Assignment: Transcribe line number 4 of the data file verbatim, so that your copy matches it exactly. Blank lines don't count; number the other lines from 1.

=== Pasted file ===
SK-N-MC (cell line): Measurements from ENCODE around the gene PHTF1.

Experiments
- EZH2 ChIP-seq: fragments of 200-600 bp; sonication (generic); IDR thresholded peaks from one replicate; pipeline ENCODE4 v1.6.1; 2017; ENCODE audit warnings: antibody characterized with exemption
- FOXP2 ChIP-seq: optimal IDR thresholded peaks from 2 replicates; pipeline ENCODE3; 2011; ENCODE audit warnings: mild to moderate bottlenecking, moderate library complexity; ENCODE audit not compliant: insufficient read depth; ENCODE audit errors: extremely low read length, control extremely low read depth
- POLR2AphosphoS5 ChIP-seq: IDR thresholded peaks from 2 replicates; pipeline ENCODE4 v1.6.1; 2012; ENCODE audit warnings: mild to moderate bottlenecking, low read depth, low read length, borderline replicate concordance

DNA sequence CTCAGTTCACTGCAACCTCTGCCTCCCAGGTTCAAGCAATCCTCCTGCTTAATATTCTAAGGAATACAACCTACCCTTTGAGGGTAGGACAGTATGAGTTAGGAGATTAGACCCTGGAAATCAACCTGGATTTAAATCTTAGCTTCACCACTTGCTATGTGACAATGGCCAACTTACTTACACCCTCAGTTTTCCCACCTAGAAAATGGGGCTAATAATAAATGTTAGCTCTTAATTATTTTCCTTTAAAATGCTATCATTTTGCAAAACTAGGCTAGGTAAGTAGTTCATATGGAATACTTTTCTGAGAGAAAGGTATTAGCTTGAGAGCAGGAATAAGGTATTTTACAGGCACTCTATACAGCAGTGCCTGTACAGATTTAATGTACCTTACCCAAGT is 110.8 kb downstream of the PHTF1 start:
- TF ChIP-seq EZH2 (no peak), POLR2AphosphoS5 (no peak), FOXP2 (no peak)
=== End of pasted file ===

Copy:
- FOXP2 ChIP-seq: optimal IDR thresholded peaks from 2 replicates; pipeline ENCODE3; 2011; ENCODE audit warnings: mild to moderate bottlenecking, moderate library complexity; ENCODE audit not compliant: insufficient read depth; ENCODE audit errors: extremely low read length, control extremely low read depth